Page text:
When it comes to practice and preparing our athletes for the game, there’s the way it is and the way it should be. College of William & Mary Director of High Performance Erik Korem lives in the “what should be” category.
Often, football practice serves as an opportunity for players to show that they know what to do in a given situation. Far less often are players able to show that they can do what is needed to be done under the extreme demands of the game. This is not just the case in drill work. Practice design is an area that can stand to grow as well.
USA Football’s Senior Manager of Education and Training Andy Ryland has done a lot of work in the area of drill and practice design as evidenced by his “Deliberate Practice” series with Keith Grabowski on USA Football’s Coach & Coordinator podcast. Andy has also written a lot on the Vision-Decision-Action (VDA) Cycle in American Football. These sources provide a wealth of information to help any coach as they delve into this work. At its core, VDA highlights the need for drills (outside fundamental skill building) to be dynamic so that players can also work on decision-making and processing to better prepare for the demands of the game, thus playing faster. The game is dynamic, so the drills should be dynamic.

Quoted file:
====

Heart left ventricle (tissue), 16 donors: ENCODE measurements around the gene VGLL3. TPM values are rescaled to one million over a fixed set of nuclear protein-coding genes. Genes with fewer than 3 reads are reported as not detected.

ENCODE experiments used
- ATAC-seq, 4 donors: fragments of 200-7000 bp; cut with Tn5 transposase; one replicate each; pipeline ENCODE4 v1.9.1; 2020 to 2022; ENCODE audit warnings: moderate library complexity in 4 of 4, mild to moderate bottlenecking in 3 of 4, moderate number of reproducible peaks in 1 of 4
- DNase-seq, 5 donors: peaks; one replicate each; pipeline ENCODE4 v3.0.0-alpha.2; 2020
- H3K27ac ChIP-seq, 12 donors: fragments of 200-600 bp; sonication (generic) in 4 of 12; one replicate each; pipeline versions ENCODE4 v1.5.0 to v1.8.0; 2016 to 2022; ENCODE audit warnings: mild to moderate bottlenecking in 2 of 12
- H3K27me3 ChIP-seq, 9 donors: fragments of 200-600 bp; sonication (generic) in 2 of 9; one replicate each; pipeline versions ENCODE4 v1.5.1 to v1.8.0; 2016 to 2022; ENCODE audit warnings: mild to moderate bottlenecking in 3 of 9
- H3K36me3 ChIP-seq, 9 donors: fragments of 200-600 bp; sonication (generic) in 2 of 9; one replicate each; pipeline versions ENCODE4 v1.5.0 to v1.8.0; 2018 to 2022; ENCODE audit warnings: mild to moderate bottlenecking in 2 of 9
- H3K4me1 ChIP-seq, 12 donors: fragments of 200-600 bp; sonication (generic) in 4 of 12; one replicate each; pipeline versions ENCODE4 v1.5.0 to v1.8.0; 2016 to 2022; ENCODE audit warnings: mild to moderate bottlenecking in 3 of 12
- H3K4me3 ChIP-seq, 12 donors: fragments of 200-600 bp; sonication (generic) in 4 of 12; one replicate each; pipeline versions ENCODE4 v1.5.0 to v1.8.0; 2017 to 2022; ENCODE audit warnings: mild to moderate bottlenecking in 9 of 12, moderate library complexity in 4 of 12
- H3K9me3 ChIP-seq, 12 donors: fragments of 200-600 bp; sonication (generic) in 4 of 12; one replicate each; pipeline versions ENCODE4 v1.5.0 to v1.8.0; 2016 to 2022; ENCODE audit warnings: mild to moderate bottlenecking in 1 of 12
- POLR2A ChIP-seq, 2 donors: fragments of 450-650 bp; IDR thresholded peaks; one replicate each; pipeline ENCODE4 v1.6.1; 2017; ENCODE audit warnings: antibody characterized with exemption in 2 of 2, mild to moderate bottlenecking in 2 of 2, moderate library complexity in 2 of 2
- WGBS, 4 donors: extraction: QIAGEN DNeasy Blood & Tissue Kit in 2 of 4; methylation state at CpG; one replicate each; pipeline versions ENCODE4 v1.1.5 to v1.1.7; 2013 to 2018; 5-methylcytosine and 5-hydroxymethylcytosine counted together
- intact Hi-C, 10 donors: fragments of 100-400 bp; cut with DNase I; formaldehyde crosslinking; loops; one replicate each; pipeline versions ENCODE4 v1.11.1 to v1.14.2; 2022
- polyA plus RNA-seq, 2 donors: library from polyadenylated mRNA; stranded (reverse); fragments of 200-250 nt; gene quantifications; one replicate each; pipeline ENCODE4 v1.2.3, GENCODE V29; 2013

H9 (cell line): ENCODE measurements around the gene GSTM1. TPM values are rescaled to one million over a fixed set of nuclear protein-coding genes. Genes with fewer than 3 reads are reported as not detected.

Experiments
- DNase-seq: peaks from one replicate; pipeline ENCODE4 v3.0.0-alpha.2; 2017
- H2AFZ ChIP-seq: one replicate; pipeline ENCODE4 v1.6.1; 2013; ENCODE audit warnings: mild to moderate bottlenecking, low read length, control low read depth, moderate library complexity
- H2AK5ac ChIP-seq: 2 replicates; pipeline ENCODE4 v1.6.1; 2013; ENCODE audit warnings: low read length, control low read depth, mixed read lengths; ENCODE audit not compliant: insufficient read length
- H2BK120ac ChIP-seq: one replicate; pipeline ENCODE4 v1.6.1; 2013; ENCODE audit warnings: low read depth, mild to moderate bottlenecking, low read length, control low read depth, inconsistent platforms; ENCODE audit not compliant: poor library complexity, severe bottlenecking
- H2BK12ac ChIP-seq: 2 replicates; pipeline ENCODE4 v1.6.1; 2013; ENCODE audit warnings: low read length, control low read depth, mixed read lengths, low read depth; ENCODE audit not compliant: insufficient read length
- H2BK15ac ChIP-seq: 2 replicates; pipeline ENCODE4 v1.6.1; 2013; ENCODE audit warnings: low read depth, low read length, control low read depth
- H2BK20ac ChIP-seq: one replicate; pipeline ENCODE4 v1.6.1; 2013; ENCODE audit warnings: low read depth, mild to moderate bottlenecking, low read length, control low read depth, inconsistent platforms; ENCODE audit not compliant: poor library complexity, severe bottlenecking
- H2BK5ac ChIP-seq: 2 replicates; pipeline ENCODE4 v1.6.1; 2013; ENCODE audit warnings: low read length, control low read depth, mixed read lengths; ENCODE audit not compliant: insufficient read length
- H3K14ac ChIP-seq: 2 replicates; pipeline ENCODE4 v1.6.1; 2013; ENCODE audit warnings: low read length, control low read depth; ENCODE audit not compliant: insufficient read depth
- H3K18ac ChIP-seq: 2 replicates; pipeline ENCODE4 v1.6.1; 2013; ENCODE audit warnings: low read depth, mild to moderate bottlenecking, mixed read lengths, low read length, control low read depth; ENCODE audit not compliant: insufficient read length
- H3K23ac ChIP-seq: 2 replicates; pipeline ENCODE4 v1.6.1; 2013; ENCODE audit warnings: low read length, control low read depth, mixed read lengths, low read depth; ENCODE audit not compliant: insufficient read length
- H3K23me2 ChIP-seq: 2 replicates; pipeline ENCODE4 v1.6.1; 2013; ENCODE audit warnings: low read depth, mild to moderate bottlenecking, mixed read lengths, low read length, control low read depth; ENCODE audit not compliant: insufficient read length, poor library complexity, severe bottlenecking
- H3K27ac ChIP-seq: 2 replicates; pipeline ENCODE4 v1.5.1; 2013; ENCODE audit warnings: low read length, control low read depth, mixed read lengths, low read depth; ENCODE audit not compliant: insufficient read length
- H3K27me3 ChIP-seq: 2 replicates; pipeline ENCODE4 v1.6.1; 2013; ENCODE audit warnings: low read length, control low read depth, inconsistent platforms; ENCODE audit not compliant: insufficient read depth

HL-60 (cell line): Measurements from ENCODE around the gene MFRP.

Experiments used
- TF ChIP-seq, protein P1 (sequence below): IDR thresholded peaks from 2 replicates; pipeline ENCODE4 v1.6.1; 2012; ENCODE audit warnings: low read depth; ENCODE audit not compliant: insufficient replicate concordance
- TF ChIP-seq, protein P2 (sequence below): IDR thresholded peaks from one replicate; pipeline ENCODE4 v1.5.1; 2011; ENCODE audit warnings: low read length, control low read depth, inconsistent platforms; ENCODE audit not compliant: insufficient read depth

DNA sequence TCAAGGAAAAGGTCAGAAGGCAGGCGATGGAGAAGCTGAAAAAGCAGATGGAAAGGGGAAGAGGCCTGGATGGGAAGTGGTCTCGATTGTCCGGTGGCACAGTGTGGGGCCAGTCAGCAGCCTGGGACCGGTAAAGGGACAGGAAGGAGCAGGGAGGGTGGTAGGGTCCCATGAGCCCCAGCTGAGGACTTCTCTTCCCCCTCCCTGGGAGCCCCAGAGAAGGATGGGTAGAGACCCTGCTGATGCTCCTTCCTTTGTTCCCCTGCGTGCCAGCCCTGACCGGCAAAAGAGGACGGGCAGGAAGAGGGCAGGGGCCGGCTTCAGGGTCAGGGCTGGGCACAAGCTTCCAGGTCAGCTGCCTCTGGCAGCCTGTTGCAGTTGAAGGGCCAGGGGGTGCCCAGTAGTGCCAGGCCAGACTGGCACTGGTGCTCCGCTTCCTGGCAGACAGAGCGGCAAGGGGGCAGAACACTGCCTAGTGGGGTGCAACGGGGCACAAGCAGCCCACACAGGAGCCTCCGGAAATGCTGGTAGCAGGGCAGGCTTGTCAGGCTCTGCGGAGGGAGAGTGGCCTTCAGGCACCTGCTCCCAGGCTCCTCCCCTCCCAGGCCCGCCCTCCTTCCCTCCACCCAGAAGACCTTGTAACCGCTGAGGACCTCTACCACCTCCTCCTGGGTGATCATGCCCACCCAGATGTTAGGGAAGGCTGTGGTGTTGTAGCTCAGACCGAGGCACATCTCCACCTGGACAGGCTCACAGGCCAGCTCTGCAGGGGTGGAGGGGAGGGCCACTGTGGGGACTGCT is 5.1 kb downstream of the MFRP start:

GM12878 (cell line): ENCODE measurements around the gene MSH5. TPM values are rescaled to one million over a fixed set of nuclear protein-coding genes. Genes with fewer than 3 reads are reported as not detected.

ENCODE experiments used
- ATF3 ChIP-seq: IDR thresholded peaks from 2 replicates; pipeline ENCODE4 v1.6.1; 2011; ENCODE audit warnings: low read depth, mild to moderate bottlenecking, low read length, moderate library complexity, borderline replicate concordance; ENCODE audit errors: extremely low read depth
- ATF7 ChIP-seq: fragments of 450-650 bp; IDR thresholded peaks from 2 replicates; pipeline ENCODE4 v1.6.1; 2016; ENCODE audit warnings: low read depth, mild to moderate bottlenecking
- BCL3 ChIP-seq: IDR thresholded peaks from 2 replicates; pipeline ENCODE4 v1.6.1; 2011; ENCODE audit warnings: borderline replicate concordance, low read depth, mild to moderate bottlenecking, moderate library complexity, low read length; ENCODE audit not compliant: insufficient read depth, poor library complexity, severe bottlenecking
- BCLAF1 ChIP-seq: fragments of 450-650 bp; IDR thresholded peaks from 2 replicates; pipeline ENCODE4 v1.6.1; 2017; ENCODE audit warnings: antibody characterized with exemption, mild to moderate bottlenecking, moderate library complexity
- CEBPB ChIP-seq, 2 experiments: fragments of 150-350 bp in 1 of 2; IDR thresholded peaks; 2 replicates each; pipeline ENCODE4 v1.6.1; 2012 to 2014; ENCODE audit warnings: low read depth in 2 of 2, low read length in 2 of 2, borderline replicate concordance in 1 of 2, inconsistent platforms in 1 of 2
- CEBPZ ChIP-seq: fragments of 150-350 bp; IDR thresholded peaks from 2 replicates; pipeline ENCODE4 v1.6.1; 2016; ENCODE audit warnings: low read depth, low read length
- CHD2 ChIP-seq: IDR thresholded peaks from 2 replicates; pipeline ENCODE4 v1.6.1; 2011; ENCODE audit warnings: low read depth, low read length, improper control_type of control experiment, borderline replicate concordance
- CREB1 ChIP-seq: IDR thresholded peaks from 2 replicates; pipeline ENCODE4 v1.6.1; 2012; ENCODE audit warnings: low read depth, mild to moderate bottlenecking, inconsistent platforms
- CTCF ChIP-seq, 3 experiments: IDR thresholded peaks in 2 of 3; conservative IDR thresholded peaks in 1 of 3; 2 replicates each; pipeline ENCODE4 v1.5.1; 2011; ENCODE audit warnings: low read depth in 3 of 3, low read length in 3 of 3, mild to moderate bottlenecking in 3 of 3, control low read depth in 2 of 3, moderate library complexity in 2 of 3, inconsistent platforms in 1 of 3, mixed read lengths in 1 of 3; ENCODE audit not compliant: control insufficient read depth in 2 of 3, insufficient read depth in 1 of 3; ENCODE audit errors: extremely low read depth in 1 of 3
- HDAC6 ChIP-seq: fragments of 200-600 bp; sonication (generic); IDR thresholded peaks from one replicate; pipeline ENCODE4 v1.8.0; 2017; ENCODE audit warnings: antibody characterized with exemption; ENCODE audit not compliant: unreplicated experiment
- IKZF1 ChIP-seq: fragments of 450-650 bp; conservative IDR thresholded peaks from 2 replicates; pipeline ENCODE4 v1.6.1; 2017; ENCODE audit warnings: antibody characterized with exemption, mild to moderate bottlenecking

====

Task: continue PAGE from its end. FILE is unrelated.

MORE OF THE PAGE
At William & Mary, Erik Korem has spent years studying the demands of the game on players and working on a plan that allows players to be prepared for the physical, psychological, technical and tactical demands of the game. If fatigue is the enemy of performance, this is most visible on the first day of each season. In what he calls the “First-Game Conundrum,” Korem explains what is often behind the wide-eyed looks among staff and players as everyone is exhausted and unable to perform in an optimal manner. After the first game, each game after serves as the stimulus necessary for players to maintain fitness and coaches to maintain the sharpness of their eyes; however, what are teams doing to prepare for the first game? According to Korem, there’s a lot being left on the table.
Let’s start at the beginning of the season. The first week of training camp should not be an attempt to recreate any scenes from “The Junction Boys.” Output is high in the first week typically because players are rested and energy is high. Get in, learn, get out and begin introducing the demands of the game during the weeks to come. The goal is for players to be able to know they’ve been here before, wherever that may be.
If the average game lasts three hours, some practices should be that long. With warmups, game day is typically the length of the game plus an hour. Structuring a varying practice length that matches that or comes close to that can be beneficial. This is not to suggest that every practice should be 3-4 hours prior to the game, but if the goal is for players to have been here before, practice design serves as a vehicle for that.